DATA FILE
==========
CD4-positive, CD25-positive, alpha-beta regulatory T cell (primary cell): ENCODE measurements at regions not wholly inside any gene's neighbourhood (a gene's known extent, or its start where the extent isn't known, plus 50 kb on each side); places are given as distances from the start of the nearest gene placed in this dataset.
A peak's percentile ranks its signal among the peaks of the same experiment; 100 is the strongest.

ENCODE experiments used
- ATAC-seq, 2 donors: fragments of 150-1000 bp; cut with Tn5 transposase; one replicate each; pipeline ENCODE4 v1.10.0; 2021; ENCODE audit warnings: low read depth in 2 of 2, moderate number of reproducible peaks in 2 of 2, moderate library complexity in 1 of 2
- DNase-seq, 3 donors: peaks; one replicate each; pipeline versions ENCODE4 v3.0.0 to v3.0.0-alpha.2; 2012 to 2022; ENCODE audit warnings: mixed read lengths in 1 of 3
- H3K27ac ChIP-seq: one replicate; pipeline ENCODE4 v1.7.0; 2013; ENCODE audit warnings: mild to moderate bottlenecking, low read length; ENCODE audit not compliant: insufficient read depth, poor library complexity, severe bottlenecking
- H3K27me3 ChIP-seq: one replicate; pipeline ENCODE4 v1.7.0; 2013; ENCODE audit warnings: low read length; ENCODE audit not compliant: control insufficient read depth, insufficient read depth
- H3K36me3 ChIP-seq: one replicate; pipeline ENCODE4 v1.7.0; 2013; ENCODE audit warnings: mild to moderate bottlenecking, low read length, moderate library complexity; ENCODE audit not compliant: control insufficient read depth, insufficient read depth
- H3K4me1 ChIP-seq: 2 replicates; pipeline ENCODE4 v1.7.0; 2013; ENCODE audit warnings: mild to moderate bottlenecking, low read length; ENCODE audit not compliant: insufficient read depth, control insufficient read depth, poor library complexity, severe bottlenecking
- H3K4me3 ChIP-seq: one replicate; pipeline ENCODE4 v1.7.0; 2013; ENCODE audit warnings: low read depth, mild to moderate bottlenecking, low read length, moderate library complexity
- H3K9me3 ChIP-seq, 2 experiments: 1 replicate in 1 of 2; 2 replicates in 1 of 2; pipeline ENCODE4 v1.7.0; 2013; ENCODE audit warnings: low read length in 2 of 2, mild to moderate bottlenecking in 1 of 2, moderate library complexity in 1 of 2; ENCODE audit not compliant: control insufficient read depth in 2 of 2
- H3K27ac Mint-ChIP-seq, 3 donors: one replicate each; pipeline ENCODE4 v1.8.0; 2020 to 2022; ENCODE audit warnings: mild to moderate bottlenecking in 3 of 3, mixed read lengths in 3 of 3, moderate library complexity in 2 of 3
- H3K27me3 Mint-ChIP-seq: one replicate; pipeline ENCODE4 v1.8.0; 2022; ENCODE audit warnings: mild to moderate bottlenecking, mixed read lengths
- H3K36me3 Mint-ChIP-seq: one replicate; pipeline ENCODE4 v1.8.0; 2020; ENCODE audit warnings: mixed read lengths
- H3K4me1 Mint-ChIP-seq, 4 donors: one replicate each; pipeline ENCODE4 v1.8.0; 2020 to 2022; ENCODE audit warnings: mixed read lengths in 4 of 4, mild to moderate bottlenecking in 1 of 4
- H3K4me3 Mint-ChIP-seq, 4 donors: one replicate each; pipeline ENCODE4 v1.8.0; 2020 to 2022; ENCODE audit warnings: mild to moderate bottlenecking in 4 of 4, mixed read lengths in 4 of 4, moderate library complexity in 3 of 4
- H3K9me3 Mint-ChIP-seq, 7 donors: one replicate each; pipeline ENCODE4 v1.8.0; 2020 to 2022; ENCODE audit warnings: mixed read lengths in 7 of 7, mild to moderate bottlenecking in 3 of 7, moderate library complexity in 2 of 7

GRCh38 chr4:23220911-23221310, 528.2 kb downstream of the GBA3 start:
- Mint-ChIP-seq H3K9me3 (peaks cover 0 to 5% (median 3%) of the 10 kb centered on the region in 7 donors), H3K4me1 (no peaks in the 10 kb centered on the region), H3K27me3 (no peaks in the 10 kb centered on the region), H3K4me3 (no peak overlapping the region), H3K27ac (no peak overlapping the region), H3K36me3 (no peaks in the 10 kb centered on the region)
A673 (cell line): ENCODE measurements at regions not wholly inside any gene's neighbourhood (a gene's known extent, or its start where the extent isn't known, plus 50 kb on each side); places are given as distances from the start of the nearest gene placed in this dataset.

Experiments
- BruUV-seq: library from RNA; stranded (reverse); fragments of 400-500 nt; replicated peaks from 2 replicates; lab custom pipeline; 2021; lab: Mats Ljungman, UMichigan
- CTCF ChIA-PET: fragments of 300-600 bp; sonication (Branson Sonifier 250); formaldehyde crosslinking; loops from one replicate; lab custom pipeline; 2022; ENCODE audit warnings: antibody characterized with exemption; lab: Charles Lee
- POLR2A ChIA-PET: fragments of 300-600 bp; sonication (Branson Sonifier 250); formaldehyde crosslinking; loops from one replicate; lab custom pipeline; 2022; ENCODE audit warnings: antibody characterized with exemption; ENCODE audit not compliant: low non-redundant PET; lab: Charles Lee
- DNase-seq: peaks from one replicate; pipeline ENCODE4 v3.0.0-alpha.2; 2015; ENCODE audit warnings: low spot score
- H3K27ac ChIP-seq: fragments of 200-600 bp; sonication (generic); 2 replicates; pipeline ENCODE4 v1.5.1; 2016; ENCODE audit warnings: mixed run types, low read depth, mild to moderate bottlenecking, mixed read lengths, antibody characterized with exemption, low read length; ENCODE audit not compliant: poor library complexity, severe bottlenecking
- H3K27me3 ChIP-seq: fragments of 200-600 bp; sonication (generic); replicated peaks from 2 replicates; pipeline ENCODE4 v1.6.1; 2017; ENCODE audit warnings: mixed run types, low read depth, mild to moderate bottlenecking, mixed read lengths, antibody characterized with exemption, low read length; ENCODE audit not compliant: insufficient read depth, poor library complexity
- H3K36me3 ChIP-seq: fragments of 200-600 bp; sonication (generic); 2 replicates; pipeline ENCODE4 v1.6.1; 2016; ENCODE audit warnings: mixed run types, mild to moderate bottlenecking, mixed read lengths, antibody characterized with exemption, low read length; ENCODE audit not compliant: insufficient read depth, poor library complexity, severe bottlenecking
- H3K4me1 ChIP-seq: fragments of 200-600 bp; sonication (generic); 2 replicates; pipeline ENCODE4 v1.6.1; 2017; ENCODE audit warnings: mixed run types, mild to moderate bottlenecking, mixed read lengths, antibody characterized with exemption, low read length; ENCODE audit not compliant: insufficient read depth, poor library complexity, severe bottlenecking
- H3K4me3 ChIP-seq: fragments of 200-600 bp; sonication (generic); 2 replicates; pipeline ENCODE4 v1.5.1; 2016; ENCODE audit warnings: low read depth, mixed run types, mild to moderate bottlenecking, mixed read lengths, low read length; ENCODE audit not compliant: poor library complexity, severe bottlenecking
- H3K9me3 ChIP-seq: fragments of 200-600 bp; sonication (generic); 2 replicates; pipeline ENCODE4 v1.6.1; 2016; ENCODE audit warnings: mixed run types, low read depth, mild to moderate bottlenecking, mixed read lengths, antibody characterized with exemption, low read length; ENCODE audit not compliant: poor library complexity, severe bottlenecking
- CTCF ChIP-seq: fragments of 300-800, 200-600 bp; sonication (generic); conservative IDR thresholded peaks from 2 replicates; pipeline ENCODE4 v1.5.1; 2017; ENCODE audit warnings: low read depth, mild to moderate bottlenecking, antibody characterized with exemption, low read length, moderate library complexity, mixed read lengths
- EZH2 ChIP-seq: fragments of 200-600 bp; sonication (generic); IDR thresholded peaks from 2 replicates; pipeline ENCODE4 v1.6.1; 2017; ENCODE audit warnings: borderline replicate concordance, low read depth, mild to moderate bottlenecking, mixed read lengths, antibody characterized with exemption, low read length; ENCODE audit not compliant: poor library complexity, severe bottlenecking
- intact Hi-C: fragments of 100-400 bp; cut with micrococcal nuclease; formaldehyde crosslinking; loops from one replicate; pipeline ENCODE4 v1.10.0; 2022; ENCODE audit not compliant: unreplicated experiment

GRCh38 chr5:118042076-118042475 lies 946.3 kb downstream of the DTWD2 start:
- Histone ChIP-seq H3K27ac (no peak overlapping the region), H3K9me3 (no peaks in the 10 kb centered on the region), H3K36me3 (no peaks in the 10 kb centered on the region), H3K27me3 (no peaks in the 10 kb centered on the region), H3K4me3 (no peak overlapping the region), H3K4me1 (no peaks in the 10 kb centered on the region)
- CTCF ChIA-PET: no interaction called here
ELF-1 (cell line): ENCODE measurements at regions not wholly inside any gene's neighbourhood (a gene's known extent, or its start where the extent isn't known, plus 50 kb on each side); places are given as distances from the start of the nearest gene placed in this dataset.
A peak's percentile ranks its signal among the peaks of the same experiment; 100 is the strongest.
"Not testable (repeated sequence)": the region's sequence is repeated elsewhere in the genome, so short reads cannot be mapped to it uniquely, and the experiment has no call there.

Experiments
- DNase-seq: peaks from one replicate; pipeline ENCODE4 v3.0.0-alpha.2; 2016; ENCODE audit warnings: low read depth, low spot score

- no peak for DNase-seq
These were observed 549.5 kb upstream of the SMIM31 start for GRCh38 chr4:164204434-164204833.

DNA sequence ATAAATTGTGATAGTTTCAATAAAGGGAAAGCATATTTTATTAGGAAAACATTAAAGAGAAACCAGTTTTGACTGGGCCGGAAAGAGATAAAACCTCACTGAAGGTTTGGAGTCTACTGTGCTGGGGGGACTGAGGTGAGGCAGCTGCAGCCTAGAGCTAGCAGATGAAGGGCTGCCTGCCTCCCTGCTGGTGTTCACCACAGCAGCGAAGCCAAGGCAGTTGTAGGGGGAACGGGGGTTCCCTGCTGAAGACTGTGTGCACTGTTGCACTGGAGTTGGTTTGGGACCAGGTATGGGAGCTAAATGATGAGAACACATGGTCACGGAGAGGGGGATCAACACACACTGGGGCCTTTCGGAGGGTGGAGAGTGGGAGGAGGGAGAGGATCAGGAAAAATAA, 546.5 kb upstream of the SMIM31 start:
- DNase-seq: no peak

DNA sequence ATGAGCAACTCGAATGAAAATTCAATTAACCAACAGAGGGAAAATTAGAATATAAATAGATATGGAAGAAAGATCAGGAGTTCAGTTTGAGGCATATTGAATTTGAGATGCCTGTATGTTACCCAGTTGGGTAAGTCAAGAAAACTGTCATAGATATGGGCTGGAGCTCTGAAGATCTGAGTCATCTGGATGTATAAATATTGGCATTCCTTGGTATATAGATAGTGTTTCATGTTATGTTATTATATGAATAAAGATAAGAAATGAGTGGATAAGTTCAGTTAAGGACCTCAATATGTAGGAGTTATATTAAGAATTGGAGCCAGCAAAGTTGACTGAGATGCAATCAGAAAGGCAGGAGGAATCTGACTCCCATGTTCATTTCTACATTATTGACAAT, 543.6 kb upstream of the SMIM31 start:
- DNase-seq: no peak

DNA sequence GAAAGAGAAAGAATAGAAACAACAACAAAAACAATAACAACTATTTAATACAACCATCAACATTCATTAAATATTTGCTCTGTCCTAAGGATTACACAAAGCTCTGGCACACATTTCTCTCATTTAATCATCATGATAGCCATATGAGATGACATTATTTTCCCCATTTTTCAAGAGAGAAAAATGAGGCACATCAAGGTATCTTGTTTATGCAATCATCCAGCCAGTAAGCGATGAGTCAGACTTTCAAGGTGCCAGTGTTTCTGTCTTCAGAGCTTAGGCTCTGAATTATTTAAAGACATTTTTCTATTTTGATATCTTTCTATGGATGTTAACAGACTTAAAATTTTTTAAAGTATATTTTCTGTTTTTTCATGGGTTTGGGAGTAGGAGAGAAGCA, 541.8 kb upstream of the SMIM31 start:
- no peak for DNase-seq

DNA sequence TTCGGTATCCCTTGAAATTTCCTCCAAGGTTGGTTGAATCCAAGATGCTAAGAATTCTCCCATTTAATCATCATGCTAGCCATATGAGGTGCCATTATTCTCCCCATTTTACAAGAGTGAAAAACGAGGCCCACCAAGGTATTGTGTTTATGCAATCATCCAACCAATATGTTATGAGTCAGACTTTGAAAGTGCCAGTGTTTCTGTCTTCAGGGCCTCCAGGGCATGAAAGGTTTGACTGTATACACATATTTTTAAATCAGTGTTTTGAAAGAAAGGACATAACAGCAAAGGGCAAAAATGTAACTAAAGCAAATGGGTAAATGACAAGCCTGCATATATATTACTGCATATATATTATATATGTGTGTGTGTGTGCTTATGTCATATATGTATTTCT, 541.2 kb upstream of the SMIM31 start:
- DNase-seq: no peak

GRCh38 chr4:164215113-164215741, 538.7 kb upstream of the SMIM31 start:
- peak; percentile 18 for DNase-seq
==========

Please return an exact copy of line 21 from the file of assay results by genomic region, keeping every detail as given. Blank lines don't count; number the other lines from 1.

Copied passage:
Experiments